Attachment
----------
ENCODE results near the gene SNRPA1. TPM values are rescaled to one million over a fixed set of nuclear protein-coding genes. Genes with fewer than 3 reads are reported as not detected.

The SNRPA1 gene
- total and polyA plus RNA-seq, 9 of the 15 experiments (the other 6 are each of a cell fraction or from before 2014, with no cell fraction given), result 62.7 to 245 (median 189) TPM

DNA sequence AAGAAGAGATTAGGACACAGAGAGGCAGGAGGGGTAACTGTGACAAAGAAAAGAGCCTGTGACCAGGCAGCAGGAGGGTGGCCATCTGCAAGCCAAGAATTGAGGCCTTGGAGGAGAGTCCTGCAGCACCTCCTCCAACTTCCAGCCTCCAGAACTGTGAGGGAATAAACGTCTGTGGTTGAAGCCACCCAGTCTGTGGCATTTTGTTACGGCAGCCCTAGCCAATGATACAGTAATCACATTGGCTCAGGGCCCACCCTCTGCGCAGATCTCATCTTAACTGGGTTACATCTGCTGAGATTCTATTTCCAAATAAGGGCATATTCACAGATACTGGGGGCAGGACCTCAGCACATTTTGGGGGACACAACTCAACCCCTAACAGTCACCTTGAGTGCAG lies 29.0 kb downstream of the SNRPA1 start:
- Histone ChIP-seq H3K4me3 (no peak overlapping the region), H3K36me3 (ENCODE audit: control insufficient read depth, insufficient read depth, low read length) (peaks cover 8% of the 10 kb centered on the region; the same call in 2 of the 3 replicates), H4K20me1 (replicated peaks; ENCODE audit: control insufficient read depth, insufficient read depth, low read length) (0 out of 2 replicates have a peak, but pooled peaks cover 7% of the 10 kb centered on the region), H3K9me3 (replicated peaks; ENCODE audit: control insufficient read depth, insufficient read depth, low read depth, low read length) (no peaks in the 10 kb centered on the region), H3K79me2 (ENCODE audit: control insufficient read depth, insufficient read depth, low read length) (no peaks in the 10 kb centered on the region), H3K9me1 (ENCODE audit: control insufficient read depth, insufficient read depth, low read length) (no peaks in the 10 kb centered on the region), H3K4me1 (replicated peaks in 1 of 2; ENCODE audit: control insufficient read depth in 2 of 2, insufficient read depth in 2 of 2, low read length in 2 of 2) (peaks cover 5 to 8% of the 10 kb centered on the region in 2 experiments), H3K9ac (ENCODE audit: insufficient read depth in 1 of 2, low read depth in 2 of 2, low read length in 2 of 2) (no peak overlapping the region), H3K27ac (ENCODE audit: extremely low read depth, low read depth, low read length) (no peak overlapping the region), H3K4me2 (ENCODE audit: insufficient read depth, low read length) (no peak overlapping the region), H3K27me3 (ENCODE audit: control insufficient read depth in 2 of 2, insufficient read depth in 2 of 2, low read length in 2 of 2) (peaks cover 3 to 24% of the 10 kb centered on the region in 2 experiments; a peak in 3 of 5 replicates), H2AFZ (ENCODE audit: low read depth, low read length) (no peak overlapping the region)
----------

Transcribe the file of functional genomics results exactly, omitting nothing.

ENCODE results near the gene SNRPA1. TPM values are rescaled to one million over a fixed set of nuclear protein-coding genes. Genes with fewer than 3 reads are reported as not detected.

The SNRPA1 gene
- total and polyA plus RNA-seq, 9 of the 15 experiments (the other 6 are each of a cell fraction or from before 2014, with no cell fraction given), result 62.7 to 245 (median 189) TPM

DNA sequence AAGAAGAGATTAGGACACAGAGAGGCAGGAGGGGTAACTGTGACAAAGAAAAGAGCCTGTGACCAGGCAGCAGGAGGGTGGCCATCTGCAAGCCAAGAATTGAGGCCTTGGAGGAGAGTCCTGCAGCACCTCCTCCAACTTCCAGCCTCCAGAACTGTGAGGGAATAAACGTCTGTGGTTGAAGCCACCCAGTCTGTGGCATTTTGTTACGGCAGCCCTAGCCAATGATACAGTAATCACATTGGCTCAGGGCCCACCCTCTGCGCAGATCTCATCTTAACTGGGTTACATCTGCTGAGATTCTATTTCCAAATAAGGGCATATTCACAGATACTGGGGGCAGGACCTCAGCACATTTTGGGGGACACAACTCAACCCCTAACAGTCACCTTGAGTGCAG lies 29.0 kb downstream of the SNRPA1 start:
- Histone ChIP-seq H3K4me3 (no peak overlapping the region), H3K36me3 (ENCODE audit: control insufficient read depth, insufficient read depth, low read length) (peaks cover 8% of the 10 kb centered on the region; the same call in 2 of the 3 replicates), H4K20me1 (replicated peaks; ENCODE audit: control insufficient read depth, insufficient read depth, low read length) (0 out of 2 replicates have a peak, but pooled peaks cover 7% of the 10 kb centered on the region), H3K9me3 (replicated peaks; ENCODE audit: control insufficient read depth, insufficient read depth, low read depth, low read length) (no peaks in the 10 kb centered on the region), H3K79me2 (ENCODE audit: control insufficient read depth, insufficient read depth, low read length) (no peaks in the 10 kb centered on the region), H3K9me1 (ENCODE audit: control insufficient read depth, insufficient read depth, low read length) (no peaks in the 10 kb centered on the region), H3K4me1 (replicated peaks in 1 of 2; ENCODE audit: control insufficient read depth in 2 of 2, insufficient read depth in 2 of 2, low read length in 2 of 2) (peaks cover 5 to 8% of the 10 kb centered on the region in 2 experiments), H3K9ac (ENCODE audit: insufficient read depth in 1 of 2, low read depth in 2 of 2, low read length in 2 of 2) (no peak overlapping the region), H3K27ac (ENCODE audit: extremely low read depth, low read depth, low read length) (no peak overlapping the region), H3K4me2 (ENCODE audit: insufficient read depth, low read length) (no peak overlapping the region), H3K27me3 (ENCODE audit: control insufficient read depth in 2 of 2, insufficient read depth in 2 of 2, low read length in 2 of 2) (peaks cover 3 to 24% of the 10 kb centered on the region in 2 experiments; a peak in 3 of 5 replicates), H2AFZ (ENCODE audit: low read depth, low read length) (no peak overlapping the region)